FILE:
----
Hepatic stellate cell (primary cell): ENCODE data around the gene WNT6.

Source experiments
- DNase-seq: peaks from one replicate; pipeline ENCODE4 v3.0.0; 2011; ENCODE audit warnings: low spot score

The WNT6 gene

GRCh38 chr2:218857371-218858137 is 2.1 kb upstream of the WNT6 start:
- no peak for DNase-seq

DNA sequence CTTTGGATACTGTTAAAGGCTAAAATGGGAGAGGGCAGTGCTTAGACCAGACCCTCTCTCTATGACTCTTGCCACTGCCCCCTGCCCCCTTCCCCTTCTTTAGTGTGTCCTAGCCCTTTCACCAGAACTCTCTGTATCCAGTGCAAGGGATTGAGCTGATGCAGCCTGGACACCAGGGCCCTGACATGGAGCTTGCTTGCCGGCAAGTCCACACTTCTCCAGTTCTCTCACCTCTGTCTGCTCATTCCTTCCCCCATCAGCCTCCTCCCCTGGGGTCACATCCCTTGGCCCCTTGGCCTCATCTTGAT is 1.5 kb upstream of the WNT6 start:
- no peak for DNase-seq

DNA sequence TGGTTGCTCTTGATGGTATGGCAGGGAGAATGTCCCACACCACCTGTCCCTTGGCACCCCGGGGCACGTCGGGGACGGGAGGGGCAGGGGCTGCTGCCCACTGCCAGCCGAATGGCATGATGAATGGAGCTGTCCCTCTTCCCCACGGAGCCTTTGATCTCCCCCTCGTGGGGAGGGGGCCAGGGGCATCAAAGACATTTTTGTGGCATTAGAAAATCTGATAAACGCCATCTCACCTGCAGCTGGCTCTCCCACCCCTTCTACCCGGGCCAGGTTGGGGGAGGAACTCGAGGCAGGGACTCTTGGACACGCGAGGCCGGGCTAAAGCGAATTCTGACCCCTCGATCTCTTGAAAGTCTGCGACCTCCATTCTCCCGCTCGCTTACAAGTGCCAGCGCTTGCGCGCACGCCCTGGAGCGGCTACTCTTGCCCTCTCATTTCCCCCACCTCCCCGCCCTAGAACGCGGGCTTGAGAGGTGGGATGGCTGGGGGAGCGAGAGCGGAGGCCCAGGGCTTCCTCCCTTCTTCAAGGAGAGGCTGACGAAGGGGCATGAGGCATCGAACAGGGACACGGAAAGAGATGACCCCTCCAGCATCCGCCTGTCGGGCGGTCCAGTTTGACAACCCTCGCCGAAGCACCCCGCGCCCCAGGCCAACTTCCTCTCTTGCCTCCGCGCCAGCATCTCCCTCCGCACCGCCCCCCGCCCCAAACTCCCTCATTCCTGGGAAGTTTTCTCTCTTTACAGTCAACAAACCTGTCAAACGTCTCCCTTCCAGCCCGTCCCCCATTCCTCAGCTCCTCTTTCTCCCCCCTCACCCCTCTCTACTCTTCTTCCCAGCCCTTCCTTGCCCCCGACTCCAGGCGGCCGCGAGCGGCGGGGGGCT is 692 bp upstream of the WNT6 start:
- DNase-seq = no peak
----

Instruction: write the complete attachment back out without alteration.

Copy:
Hepatic stellate cell (primary cell): ENCODE data around the gene WNT6.

Source experiments
- DNase-seq: peaks from one replicate; pipeline ENCODE4 v3.0.0; 2011; ENCODE audit warnings: low spot score

The WNT6 gene

GRCh38 chr2:218857371-218858137 is 2.1 kb upstream of the WNT6 start:
- no peak for DNase-seq

DNA sequence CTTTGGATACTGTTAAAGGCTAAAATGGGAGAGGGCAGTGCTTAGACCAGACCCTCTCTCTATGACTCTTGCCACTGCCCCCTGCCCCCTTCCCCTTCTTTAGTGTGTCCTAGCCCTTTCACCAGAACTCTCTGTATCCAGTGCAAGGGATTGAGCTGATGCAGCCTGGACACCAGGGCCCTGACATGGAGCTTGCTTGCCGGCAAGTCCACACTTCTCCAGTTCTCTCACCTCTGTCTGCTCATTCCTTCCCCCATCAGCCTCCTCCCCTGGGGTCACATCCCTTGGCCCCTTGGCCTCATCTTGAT is 1.5 kb upstream of the WNT6 start:
- no peak for DNase-seq

DNA sequence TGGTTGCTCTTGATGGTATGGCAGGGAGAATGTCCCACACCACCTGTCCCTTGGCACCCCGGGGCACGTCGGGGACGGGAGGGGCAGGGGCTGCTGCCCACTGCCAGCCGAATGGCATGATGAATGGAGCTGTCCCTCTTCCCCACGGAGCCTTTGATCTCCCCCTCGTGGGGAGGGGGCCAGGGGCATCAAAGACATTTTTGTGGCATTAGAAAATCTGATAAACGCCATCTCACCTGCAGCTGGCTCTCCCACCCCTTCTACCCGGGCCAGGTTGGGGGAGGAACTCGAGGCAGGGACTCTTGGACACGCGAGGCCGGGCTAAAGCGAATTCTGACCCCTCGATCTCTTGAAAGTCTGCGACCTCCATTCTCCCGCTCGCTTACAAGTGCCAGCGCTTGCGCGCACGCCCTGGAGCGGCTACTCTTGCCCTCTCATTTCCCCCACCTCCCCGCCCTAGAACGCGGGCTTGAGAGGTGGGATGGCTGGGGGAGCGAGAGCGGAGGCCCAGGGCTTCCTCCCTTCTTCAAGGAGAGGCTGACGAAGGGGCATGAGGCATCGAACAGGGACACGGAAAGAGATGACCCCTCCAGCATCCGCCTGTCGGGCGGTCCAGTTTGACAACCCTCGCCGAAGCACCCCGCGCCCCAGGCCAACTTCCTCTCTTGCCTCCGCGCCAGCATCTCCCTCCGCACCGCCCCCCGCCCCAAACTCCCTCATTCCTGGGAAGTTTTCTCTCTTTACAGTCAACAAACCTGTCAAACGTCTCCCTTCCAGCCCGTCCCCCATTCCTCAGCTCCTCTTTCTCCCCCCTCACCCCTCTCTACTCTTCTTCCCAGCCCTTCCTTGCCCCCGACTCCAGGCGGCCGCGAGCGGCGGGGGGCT is 692 bp upstream of the WNT6 start:
- DNase-seq = no peak